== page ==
Food & Agribusiness Talking Points | 18 December 2018

In today’s talking points, The Chinese government is offering subsidies to mechanise small household farms, e-commerce helps farmers shake off poverty, China will see an expanding dairy market in the next five years, and Australian Agriculture is seeing an increase in youth and female workers.


Chinese Government is Offering Subsidies to Mechanise Small Household Farms

Chinese farmers will receive subsidies for mechanic equipment as the Chinese Government announced new measures to boost farming mechanisation in the rural sector during a State Council meeting last Wednesday.

The new subsidy rules include granting funds to small household farms to support the use of deeper ploughing machines, and making loaning services more accessible for farmers to purchase machines. The government also committed to support research on farming technology for small-scale and remote mountain farms, hoping to resolve challenges brought about by the rural population’s decline under the growth of industrialisation in China.

Source: Reuter & SCMP


E-commerce Helps Farmers Shake Off Poverty

Internet and social media are not only used for communication, but more as a trading platform. Nowadays, they can even be used as sales platforms for agricultural products. Onion Group is showing the world how they can run their own online businesses . Their goal is to utilize the influence of social media to help poorly networked villagers sell their products. Onion Group directly links to sales channels through social media pages, and connects e-commerce platforms such as Taobao with villagers.

In addition, Onion Group is also teaching villagers how to make interesting content, attract people to the platform, and make agricultural products easier to sell. The company’s next goal is to train an online influencer in each county across the country.

For example, Guizhou has very quality products and the price is competitive. However, due to lack of sales channels, many high-quality agricultural products are not sold in cities, but urban consumers are eager to purchase healthy agricultural products. The online sales platform will provide communication channels which may help the rural areas of China to get rid of poverty and achieve economic growth.

Source: China Daily


China to see expanding dairy market in next five years

China’s dairy market is expected to grow significantly amid Chinese consumers’ rising demand for premium products, China Daily quoted a new report as saying.

According to a report released by Sino-Dutch Dairy Development Centre (SDDDC), sales of cheese will see a compound annual growth rate of over 20% in the next five years, and the popularity of solid milk products such as powder will continue to grow.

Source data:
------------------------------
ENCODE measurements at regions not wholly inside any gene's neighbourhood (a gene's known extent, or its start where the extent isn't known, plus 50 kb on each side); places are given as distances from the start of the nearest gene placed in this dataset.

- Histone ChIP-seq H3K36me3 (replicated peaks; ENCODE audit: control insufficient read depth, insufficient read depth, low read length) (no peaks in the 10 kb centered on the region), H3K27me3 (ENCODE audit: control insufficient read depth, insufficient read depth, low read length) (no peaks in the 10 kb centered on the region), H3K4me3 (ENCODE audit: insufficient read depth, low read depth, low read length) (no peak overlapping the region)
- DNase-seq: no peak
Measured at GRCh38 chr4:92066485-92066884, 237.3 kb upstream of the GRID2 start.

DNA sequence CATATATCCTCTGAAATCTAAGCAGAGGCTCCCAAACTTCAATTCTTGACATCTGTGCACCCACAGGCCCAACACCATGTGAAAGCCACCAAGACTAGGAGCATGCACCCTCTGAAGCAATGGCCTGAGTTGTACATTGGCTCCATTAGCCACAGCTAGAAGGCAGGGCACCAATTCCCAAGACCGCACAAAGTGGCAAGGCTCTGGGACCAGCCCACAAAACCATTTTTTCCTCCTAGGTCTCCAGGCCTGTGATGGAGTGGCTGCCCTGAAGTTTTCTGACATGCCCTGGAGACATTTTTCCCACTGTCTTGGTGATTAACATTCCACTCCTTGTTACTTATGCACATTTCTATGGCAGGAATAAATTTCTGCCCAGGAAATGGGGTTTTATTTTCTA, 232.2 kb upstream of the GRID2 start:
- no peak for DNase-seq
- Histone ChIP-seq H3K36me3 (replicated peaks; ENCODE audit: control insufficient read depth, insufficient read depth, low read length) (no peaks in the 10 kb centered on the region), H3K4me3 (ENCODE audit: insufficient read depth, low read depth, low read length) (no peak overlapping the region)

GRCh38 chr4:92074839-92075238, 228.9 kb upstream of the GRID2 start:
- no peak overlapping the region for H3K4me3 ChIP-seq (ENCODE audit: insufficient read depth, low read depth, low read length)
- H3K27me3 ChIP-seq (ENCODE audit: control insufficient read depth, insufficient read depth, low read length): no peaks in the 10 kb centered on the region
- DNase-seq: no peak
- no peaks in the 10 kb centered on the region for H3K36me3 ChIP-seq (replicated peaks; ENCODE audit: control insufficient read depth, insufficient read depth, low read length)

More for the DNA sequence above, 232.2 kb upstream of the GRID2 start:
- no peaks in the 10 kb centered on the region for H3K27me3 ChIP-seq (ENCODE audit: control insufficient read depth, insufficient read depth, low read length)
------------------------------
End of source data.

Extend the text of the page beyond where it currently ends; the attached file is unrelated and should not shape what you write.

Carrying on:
The report forecast sales revenue of dairy products will see an annual growth of over 3% over the next five years, while the sales growth of yogurt and organic milk will exceed 10% every year.

The president of Dutch dairy producer Friesland Campina China, Rahul Colaco indicated that there is a big trend in the consumption of cheese in China, driven by the popularity of milk tea with cheese cap and Western-style pizzas and hamburgers. “The elderly population or those who have medical needs and do sports are seeking more specialized products and functional food,” Colaco said.

The expanding dairy market will bring opportunities for domestic dairy enterprises, according to Li Shengli, a professor at China Agricultural University. “Leading Chinese dairy firms Yili Group and Mengniu Dairy Co are expected to increase their sales each by 30 billion yuan (about 4.35 billion dollars) to 50 billion yuan in the next five years, and they are hopeful to join as one of the top five global dairy producers,” Li said.

Sources: Xinhua News


Australian Agriculture is seeing an increase in youth and female workers

A recent insights report has been conducted by the Australian Bureau of Agricultural and Resource Economic Sciences. It made a comparison between agricultural workforce data collected during the years of 2011 and 2016 by the Australian Bureau of Statistics Census of Population and Housing.

The number of people engaged in agricultural jobs were seen to have grown by 4% to 228,372. They also found almost a third of those were women and around a quarter of them were under the age of 35. A clear majority of these workers lived outside of capital cities and 73% worked full-time. Beef, sheep and grain were the predominant agricultural areas that were being worked in.

This report is important as it demonstrates the ongoing evolution of the agricultural sector and the steps that should be taken to ensure the agricultural workforce is skilled and sustainable for future generations.

Source: SheepCentral